How lung cancer screening programs can reach more patients

Lung cancer screening (LCS) with low-dose CT (LDCT) is an effective tool for reducing lung cancer mortality among high-risk individuals, yet utilization of such screening remains low. What can be done to remedy this situation?

The authors of a recent analysis published in the Journal of the American College of Radiology explored this very question, first looking at some issues with how providers presently carry out LCS. One significant problem, the researchers explained, was that LCS programs may be screening individuals who are not necessarily eligible to be screened.  

“In screening-ineligible individuals, we may be violating our edict to ‘do no harm’; these individuals may be more likely to experience adverse downstream effects (ie, false positives and complications of evaluation) than benefit (ie, detection of early-stage lung cancer and reduction in lung cancer mortality),” wrote Matthew Triplette, MD, MPH, department of medicine at the University of Washington in Seattle, and colleagues.

The authors also noted providers are “missing a key opportunity” by focusing on getting LCS participants to quit smoking.

“When screening is performed in conjunction with smoking cessation counseling and shared decision making, there may be a dual benefit of an evaluation for early-stage lung cancer while providing a ‘teachable moment’ for antismoking interventions, such as directed counseling, specialty referral, or pharmacologic therapy,” Triplette et al. wrote. “LCS and smoking cessation have an additive benefit on lung cancer mortality for these individuals.”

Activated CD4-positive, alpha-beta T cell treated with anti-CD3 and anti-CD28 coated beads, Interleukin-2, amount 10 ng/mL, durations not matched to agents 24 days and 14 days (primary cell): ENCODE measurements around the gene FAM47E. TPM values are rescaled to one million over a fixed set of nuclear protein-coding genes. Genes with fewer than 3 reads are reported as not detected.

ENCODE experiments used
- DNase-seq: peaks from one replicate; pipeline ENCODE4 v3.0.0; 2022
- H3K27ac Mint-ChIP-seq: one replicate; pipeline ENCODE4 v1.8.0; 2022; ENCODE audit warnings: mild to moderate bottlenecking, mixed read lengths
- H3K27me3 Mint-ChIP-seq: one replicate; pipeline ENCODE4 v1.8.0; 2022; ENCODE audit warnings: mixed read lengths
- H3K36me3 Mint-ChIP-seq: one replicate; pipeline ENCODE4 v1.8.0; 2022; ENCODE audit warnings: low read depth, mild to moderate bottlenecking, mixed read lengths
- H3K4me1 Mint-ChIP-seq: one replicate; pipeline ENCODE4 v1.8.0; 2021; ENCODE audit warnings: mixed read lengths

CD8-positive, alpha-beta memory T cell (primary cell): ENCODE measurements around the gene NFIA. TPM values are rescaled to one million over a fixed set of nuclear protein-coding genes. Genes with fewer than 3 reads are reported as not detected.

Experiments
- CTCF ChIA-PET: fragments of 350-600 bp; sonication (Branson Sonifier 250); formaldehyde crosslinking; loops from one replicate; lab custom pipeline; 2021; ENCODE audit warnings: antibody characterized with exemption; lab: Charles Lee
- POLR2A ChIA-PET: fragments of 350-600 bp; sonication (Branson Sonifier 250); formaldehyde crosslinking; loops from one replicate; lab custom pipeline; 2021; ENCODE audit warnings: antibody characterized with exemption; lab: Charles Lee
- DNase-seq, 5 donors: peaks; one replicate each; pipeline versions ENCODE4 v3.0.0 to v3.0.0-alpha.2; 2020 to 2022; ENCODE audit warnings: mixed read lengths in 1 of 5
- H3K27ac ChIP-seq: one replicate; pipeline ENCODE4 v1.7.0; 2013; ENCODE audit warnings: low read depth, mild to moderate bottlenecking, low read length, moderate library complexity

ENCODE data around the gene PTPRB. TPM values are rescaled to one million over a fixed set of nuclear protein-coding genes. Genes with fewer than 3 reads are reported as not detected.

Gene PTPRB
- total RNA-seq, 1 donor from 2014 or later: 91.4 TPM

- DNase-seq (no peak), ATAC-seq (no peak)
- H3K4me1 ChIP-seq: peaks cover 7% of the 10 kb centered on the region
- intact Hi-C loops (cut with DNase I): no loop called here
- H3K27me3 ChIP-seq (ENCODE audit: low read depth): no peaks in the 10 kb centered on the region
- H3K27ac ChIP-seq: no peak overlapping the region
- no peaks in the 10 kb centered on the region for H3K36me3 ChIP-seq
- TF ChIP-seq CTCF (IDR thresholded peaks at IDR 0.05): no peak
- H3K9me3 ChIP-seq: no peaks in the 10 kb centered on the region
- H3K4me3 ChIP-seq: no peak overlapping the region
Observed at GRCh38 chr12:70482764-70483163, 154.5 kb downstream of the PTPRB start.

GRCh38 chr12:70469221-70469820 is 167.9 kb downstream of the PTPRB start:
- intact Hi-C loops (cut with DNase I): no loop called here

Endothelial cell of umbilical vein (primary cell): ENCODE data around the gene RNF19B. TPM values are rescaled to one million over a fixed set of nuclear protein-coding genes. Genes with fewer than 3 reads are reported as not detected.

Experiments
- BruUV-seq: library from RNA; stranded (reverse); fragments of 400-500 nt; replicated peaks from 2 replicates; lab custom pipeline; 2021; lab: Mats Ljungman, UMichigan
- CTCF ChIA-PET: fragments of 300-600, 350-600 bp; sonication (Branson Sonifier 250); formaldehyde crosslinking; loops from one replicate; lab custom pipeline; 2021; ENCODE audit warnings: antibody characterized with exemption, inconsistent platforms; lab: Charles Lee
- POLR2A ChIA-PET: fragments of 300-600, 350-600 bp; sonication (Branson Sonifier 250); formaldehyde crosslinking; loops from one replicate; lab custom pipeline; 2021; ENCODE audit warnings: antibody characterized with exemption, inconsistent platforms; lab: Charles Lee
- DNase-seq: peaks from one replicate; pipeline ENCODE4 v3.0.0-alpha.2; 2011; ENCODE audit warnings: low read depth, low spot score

Another ongoing issue with LCS utilization is that “individuals of lower socioeconomic status and those who face barriers to care” may be the patients impacted the most when screening programs aren’t implemented as effectively as possible.

“Lung cancer incidence is disproportionately elevated in disparity populations, and smoking rates remain substantially higher in populations with low socioeconomic status and lower levels of education,” the authors wrote.

So what can be done to improve LCS implementation? One potential solution explored by the authors was patient navigation, which has already been shown to improve other screening modalities. Such an individual could be responsible for “patient-facing outreach” such as interviewing patients to determine their eligibility, discuss the risks and benefits of screening and provide assistance in other ways as needed.

Improving how providers identify eligible patients is also important, the authors wrote.

“Providers seem to face numerous barriers in referral to LCS, including simply identifying eligible patients,” the authors wrote. “Electronic health record–based tools used to ‘flag’ eligible patients have been effective in other modes of preventive care; however, the majority of screening-eligible persons may not have accurately recorded smoking information in their medical records.”

By ensuring eligibility information is accurate—especially the smoking history of potential participants—providers can make sure their efforts are being focused on the patients who need LCS the most. This has proven challenging over the years considering some patients may not be honest about their smoking habits, but it an area the authors said could lead to improved LCS implementation.